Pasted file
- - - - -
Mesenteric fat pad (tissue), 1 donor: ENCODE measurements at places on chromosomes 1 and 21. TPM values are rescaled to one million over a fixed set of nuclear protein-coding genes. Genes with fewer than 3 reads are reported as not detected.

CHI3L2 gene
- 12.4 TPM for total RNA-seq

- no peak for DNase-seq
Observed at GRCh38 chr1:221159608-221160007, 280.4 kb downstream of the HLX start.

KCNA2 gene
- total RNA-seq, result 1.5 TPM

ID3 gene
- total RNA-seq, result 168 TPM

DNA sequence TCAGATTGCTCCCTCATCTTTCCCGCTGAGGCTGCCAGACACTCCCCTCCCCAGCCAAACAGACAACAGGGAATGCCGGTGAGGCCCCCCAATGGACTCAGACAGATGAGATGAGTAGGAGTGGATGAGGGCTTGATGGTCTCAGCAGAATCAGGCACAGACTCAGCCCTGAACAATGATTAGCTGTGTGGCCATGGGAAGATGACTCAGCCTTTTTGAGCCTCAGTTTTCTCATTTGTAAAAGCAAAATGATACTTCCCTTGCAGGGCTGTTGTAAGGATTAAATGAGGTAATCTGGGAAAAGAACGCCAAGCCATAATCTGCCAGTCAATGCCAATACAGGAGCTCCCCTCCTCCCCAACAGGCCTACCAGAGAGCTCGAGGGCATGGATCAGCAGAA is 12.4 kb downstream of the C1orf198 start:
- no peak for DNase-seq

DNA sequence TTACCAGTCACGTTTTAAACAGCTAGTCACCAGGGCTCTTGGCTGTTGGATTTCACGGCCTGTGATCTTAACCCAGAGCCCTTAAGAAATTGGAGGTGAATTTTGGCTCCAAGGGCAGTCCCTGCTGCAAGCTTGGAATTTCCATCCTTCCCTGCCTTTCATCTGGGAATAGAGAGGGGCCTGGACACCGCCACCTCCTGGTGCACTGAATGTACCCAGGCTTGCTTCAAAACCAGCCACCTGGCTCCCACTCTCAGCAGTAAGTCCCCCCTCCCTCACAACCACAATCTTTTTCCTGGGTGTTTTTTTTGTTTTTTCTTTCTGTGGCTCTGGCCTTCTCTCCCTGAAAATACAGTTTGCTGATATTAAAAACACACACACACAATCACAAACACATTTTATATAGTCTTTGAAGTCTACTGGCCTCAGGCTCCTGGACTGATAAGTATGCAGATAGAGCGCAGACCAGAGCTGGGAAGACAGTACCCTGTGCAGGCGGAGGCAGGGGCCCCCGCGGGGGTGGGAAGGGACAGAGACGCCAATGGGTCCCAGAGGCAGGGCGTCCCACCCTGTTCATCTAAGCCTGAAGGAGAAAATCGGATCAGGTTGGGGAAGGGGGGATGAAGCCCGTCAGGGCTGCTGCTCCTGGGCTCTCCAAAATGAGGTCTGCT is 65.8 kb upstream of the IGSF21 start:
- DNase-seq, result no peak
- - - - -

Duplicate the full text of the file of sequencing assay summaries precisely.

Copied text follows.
Mesenteric fat pad (tissue), 1 donor: ENCODE measurements at places on chromosomes 1 and 21. TPM values are rescaled to one million over a fixed set of nuclear protein-coding genes. Genes with fewer than 3 reads are reported as not detected.

CHI3L2 gene
- 12.4 TPM for total RNA-seq

- no peak for DNase-seq
Observed at GRCh38 chr1:221159608-221160007, 280.4 kb downstream of the HLX start.

KCNA2 gene
- total RNA-seq, result 1.5 TPM

ID3 gene
- total RNA-seq, result 168 TPM

DNA sequence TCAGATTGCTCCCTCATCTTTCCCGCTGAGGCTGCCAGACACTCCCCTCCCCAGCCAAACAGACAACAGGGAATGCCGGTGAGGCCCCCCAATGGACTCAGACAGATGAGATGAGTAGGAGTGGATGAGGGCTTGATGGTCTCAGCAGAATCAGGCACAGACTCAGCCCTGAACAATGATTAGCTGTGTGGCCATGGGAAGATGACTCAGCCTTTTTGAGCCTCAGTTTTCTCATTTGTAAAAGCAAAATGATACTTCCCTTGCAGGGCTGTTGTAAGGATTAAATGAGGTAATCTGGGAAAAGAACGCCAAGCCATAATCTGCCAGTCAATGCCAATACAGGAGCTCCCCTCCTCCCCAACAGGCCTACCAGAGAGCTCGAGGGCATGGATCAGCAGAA is 12.4 kb downstream of the C1orf198 start:
- no peak for DNase-seq

DNA sequence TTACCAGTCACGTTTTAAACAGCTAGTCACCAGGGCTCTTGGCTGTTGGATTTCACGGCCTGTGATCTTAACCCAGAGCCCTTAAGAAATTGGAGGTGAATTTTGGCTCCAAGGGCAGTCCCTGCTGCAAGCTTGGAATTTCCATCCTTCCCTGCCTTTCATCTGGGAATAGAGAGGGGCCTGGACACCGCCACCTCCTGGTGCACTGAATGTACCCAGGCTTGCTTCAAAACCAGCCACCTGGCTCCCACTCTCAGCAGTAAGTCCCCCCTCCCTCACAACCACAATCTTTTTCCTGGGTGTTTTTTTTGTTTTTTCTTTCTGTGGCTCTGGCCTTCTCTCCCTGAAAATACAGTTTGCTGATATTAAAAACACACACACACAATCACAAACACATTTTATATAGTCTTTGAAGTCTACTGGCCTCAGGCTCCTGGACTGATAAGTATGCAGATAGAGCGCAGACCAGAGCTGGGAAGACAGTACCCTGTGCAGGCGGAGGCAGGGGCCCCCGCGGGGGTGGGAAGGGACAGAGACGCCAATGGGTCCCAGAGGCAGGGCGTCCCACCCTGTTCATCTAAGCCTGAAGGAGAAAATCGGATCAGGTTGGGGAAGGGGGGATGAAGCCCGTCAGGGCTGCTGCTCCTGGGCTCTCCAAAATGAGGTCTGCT is 65.8 kb upstream of the IGSF21 start:
- DNase-seq, result no peak